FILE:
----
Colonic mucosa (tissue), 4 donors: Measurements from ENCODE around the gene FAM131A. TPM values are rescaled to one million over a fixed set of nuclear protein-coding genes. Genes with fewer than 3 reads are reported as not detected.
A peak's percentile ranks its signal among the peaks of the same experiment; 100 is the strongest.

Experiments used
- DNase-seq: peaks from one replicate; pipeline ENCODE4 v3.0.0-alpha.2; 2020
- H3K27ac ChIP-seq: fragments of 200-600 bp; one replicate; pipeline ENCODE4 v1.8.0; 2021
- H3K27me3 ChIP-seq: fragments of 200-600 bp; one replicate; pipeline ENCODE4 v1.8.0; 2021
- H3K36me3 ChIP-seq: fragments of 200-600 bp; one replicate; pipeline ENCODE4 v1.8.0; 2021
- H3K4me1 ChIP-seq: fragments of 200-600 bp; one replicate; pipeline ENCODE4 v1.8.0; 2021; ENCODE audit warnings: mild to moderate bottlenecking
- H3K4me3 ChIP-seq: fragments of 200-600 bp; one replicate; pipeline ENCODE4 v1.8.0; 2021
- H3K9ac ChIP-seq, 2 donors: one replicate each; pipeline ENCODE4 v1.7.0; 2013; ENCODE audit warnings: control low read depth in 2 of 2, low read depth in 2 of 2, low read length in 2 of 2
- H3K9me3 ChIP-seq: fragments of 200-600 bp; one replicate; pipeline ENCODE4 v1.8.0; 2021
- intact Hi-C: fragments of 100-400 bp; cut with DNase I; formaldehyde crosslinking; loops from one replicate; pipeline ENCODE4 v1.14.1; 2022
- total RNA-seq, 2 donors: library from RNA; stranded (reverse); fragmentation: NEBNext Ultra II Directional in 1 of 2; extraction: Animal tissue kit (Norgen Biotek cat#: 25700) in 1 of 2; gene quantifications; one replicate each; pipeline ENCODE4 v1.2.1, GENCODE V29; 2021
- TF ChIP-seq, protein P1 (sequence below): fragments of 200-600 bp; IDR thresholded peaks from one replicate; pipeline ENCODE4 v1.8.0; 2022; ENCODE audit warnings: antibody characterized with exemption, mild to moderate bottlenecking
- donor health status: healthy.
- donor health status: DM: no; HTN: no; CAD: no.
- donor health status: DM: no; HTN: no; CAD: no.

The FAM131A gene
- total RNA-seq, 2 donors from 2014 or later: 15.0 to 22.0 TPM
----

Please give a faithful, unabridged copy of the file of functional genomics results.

Colonic mucosa (tissue), 4 donors: Measurements from ENCODE around the gene FAM131A. TPM values are rescaled to one million over a fixed set of nuclear protein-coding genes. Genes with fewer than 3 reads are reported as not detected.
A peak's percentile ranks its signal among the peaks of the same experiment; 100 is the strongest.

Experiments used
- DNase-seq: peaks from one replicate; pipeline ENCODE4 v3.0.0-alpha.2; 2020
- H3K27ac ChIP-seq: fragments of 200-600 bp; one replicate; pipeline ENCODE4 v1.8.0; 2021
- H3K27me3 ChIP-seq: fragments of 200-600 bp; one replicate; pipeline ENCODE4 v1.8.0; 2021
- H3K36me3 ChIP-seq: fragments of 200-600 bp; one replicate; pipeline ENCODE4 v1.8.0; 2021
- H3K4me1 ChIP-seq: fragments of 200-600 bp; one replicate; pipeline ENCODE4 v1.8.0; 2021; ENCODE audit warnings: mild to moderate bottlenecking
- H3K4me3 ChIP-seq: fragments of 200-600 bp; one replicate; pipeline ENCODE4 v1.8.0; 2021
- H3K9ac ChIP-seq, 2 donors: one replicate each; pipeline ENCODE4 v1.7.0; 2013; ENCODE audit warnings: control low read depth in 2 of 2, low read depth in 2 of 2, low read length in 2 of 2
- H3K9me3 ChIP-seq: fragments of 200-600 bp; one replicate; pipeline ENCODE4 v1.8.0; 2021
- intact Hi-C: fragments of 100-400 bp; cut with DNase I; formaldehyde crosslinking; loops from one replicate; pipeline ENCODE4 v1.14.1; 2022
- total RNA-seq, 2 donors: library from RNA; stranded (reverse); fragmentation: NEBNext Ultra II Directional in 1 of 2; extraction: Animal tissue kit (Norgen Biotek cat#: 25700) in 1 of 2; gene quantifications; one replicate each; pipeline ENCODE4 v1.2.1, GENCODE V29; 2021
- TF ChIP-seq, protein P1 (sequence below): fragments of 200-600 bp; IDR thresholded peaks from one replicate; pipeline ENCODE4 v1.8.0; 2022; ENCODE audit warnings: antibody characterized with exemption, mild to moderate bottlenecking
- donor health status: healthy.
- donor health status: DM: no; HTN: no; CAD: no.
- donor health status: DM: no; HTN: no; CAD: no.

The FAM131A gene
- total RNA-seq, 2 donors from 2014 or later: 15.0 to 22.0 TPM